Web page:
There is a scene in Jurassic Park where we learn how raptors hunt. The raptor you see is not the one who'll eat you. While you're standing very still, looking him in his beady eye, the others have snuck up on you from the sides and come in for the kill.
So it was last week that all my focus was on Matt, on getting him on that plane to Cape Town. On doing it with grace and faith and joy, leaping with no fear. So for a minute I forgot that I gave birth to two other sons, and I didn't see it coming, the thought that ate me alive, that came out of left field and tore me to shreds :
What if my other boys move away?
Other people's kids have done it. Dennis and I did it. Apparently you can survive it. But for a few days last week, fear told me, "You can't."
In "Life Together", Dietrich Bonhoeffer writes about the danger of "wish dreams." He is writing about life in the community of believers, but it speaks loudly to me about life in a family:
By sheer grace, God will not permit us to live even for a brief period in a dream world. He does not abandon us to those rapturous experiences and lofty moods that come over us like a dream. God is not a God of emotions but the God of truth. Only that fellowship which faces such disillusionment, with all its unhappy and ugly aspects, begins to be what it should be in God’s sight, begins to grasp in faith the promise that is given to it. The sooner this shock of disillusionment comes to an individual and to a community the better for both.
A community which cannot bear and cannot survive such a crisis, which insists upon keeping its illusion when it should be shattered, permanently loses in that moment the promise of Christian community. Sooner or later it will collapse.
Every human wish dream that is injected into the Christian community is a hindrance to genuine community and must be banished if genuine community is to survive. He who loves his dream of a community more than the Christian community itself becomes a destroyer of the latter, even though his personal intentions may be ever so honest and earnest and sacrificial.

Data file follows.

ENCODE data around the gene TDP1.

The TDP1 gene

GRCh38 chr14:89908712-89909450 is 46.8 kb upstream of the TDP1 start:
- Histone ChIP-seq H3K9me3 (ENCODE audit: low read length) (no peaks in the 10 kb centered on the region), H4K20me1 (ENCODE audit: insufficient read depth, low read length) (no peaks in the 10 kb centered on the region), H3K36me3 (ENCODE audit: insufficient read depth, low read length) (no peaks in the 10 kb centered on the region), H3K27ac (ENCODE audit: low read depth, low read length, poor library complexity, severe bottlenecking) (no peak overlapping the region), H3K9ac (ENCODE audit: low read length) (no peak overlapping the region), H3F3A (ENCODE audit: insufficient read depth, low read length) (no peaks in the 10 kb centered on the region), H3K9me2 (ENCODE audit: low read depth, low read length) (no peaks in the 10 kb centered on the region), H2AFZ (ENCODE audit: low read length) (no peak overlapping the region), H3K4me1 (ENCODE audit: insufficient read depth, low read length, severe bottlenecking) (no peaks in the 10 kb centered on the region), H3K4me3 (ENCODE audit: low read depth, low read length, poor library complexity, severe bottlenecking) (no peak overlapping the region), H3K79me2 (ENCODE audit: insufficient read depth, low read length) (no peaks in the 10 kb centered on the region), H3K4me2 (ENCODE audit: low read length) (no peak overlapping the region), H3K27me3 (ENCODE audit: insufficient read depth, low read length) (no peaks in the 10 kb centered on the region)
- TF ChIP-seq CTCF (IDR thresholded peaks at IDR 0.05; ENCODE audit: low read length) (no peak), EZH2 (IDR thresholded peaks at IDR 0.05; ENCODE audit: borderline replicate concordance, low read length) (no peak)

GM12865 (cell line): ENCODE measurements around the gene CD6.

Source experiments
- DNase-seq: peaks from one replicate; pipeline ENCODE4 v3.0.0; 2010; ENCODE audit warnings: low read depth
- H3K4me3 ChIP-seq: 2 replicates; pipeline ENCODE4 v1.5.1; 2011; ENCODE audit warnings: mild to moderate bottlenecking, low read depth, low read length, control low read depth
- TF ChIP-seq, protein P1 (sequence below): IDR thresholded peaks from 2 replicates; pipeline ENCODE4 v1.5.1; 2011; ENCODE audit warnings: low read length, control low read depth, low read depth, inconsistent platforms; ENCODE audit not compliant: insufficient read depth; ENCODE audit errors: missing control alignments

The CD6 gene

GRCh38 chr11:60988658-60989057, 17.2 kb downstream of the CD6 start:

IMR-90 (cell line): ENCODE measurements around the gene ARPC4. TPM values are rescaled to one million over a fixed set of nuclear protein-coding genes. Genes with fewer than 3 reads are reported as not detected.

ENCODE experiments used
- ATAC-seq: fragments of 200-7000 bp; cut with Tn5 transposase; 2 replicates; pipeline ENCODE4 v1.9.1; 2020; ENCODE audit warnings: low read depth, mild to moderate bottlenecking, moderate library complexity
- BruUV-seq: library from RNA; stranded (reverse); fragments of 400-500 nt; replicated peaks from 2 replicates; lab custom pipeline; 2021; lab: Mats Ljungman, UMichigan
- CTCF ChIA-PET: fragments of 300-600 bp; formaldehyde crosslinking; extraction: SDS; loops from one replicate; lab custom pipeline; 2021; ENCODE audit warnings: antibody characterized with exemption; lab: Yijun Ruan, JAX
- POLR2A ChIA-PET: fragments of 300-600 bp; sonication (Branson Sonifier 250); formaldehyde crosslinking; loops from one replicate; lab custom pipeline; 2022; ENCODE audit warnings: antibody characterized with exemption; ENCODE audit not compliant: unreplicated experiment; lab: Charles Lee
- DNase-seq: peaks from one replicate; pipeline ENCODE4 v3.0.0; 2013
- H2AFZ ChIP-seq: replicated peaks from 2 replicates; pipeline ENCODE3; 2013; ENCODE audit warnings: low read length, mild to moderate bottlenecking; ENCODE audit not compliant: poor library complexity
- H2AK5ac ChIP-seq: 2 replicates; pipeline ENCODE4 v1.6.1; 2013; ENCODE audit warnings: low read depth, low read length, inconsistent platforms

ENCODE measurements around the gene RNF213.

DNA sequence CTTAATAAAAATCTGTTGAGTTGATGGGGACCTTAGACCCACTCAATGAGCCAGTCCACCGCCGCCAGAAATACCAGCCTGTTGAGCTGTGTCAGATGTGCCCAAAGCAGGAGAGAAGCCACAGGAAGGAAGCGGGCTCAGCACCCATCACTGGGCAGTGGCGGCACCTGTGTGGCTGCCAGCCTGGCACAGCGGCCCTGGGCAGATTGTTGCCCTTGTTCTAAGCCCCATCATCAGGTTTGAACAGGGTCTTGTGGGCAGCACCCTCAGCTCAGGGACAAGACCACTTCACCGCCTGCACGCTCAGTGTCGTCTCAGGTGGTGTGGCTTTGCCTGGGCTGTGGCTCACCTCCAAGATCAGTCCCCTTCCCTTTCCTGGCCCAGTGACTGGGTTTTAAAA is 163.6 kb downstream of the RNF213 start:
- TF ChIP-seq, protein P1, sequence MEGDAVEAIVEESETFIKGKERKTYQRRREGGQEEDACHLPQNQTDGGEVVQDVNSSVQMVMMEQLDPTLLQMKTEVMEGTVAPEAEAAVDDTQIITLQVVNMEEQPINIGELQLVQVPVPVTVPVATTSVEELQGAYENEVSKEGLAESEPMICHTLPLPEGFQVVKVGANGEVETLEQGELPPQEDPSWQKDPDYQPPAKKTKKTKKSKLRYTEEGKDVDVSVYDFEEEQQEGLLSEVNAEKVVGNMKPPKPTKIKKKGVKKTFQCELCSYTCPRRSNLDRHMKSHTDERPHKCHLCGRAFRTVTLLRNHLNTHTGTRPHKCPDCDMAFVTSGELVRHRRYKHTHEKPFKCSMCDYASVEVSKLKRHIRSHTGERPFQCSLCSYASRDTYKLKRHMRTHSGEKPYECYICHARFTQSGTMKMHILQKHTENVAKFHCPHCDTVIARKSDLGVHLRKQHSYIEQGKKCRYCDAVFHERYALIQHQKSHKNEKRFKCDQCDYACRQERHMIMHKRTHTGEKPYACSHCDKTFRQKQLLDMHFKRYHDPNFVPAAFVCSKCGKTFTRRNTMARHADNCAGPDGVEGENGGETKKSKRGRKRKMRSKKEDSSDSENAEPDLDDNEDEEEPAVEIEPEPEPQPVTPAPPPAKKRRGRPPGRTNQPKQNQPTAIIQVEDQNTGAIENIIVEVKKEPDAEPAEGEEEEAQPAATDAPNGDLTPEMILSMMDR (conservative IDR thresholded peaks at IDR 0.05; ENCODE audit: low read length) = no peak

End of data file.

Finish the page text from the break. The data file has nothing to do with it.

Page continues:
God hates visionary dreaming; it makes the dreamer proud and pretentious. The man who fashions a visionary ideal of community demands that it be realized by God, by others, and by himself. He enters the community of Christians with his demands, sets up his own law, and judges the brethren and God Himself accordingly.
He stands adamant, a living reproach to all others in the circle of brethren. He acts as if he is the creator of the Christian community, as if his dream binds men together. When things do not go his way, he calls the effort a failure. When his ideal picture is destroyed, he sees the community going to smash. So he becomes, first an accuser of his brethren, then an accuser of God, and finally the despairing accuser of himself.
Because God has already laid the only foundation of our fellowship, because God has bound us together in one body with other Christians in Jesus Christ, long before we entered into common life with them, we enter into that common life not as demanders but as thankful recipients. We thank God for what He has done for us. We thank God for giving us brethren who live by His call, by His forgiveness, and His promise. We do not complain of what God does not give us; we rather thank God for what He does give us daily.
I realize that I have a wish dream of my own, a vision of my family. And I am at the center of it. My wish dream is to have them all here, all doing things together, all coming in and out of the house, all satellites around us. In my vision, this is a full life. This is enough.
My wish dream could wreck my family, if I cling to it. And make me miserable in the process. Which is why God, in his grace, must shatter my illusion. She who loves her dream most does not love her children enough. Worse, does not love her God enough.
You don't have to be a Mom to have this fear. You might be clinging to a wish dream about your job, or your church, or what kind of house you live in. I'm not the only one going through this, and I know it from the conversations I'm having. In my Wednesday morning Bible study yesterday, we talked about faith & fear, and we shook in our boots as we read these words from Hebrews 10: